Wall Street Journal | Benoit Faucon in London and Asa Fitch in Dubai: Abdolreza Kamyab, a Plano, Texas-based exporter of food supplements for livestock, got a beat on competitors years ago by doing business with a country many shunned: Iran. Now, he is worried about his company as the Trump administration threatens to scrap Tehran’s nuclear deal and impose new sanctions.
“We didn’t expect it, because Trump is in business, and it was my understanding that business was going to expand,” said Mr. Kamyab, who moved to the U.S. permanently from his native Iran in 2001 and started exporting there three years later.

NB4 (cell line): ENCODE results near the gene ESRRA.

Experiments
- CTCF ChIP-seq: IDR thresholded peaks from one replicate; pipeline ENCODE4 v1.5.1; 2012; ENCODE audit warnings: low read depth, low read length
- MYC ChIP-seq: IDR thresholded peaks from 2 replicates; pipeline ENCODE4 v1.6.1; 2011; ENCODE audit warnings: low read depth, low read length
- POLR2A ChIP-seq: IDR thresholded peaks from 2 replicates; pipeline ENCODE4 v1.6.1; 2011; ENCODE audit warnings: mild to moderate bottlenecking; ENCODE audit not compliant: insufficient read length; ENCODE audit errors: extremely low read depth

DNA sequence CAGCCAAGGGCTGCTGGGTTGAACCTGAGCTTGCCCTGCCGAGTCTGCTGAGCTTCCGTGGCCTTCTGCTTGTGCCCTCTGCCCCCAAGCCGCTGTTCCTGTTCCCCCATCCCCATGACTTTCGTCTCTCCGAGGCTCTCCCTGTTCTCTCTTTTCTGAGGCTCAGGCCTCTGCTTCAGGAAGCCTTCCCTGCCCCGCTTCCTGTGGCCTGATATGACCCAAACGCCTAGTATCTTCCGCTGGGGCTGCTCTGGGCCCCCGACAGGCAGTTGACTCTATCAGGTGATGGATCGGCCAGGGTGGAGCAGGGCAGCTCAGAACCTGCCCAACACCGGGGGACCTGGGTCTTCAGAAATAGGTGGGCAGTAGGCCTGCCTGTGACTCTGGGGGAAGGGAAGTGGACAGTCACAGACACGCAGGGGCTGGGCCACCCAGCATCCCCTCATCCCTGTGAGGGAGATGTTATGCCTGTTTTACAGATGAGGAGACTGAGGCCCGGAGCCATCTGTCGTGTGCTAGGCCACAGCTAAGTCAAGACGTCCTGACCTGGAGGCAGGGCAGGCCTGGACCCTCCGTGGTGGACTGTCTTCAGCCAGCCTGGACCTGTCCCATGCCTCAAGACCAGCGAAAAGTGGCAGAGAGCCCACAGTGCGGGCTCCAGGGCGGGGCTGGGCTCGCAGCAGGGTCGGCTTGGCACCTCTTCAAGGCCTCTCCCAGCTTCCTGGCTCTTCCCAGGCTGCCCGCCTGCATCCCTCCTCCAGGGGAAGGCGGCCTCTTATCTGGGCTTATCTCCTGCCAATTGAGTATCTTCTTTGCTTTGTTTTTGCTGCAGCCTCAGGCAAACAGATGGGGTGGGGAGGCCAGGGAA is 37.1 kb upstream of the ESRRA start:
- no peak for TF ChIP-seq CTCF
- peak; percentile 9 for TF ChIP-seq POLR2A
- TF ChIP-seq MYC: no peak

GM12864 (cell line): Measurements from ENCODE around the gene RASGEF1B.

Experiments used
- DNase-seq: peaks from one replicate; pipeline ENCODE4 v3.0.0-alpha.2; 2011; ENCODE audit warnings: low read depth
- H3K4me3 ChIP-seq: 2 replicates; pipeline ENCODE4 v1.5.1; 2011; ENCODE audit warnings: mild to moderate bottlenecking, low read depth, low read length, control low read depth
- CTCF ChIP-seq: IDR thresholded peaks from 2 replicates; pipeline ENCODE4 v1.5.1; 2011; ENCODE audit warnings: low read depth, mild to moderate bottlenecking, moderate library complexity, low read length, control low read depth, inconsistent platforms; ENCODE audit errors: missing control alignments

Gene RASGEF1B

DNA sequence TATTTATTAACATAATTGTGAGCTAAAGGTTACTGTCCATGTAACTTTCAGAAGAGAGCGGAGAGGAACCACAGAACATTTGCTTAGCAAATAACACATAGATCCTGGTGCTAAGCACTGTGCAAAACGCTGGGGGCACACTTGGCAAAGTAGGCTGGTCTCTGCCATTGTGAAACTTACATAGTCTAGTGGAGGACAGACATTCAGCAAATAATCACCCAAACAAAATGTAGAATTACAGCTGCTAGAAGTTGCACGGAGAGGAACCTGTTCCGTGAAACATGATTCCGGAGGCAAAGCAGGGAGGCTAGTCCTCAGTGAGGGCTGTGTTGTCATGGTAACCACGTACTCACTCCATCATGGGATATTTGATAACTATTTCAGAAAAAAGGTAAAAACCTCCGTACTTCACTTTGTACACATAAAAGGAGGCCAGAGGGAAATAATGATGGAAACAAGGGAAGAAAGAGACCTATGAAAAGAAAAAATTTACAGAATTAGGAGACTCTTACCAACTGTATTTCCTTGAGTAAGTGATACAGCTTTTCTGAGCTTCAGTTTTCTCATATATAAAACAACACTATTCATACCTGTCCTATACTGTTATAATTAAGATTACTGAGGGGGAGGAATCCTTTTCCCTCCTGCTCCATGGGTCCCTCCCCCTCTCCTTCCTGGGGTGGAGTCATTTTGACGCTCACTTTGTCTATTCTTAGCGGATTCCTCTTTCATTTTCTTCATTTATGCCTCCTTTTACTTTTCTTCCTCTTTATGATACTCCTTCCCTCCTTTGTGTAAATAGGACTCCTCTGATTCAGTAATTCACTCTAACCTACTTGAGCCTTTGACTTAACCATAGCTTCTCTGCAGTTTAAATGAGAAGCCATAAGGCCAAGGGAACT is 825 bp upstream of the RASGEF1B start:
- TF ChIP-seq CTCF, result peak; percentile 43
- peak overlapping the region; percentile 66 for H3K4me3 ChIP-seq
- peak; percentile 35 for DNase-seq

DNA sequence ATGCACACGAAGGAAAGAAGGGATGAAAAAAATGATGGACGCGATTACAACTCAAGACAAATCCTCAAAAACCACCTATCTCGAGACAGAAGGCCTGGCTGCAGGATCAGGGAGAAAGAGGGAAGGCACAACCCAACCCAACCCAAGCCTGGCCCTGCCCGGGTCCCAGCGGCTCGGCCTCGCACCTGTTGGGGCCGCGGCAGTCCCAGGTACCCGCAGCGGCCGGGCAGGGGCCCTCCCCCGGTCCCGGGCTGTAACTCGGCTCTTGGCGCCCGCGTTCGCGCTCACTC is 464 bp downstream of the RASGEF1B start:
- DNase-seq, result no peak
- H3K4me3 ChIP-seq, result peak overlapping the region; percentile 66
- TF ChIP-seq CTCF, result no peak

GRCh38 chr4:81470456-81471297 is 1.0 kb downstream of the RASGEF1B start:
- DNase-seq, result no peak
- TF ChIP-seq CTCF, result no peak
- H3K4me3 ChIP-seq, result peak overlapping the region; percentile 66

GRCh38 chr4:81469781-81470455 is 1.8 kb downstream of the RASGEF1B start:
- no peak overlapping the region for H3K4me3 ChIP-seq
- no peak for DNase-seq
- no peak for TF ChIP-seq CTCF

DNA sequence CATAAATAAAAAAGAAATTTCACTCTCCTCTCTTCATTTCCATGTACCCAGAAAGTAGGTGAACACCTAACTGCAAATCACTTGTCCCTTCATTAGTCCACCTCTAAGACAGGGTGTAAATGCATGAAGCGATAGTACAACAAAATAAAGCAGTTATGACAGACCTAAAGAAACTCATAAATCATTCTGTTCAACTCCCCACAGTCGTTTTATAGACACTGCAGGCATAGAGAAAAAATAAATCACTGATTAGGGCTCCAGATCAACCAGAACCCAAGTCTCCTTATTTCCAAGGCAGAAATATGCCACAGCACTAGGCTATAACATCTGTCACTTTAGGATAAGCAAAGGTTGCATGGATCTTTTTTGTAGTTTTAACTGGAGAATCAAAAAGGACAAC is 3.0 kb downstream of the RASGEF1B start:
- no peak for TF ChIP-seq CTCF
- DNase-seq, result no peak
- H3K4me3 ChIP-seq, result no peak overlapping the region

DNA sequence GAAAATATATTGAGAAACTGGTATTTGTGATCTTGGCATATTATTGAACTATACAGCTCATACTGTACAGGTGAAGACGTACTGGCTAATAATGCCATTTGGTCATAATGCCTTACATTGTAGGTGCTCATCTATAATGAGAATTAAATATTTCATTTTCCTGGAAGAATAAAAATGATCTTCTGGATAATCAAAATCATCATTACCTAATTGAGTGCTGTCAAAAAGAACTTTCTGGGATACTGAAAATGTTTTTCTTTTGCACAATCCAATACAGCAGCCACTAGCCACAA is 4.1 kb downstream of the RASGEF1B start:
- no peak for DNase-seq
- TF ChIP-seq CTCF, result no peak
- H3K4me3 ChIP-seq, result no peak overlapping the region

Like dozens of other small- and medium-size American companies, Mr. Kamyab made his bet on the Iranian market thanks to exceptions granted by the Treasury Department to the economic sanctions in place at the time, for food and medicine on humanitarian grounds. The nutritional supplements Mr. Kamyab was sending over help livestock grow faster and stay healthier. They weren’t available in Iran, leaving an enticing gap he sought to fill.
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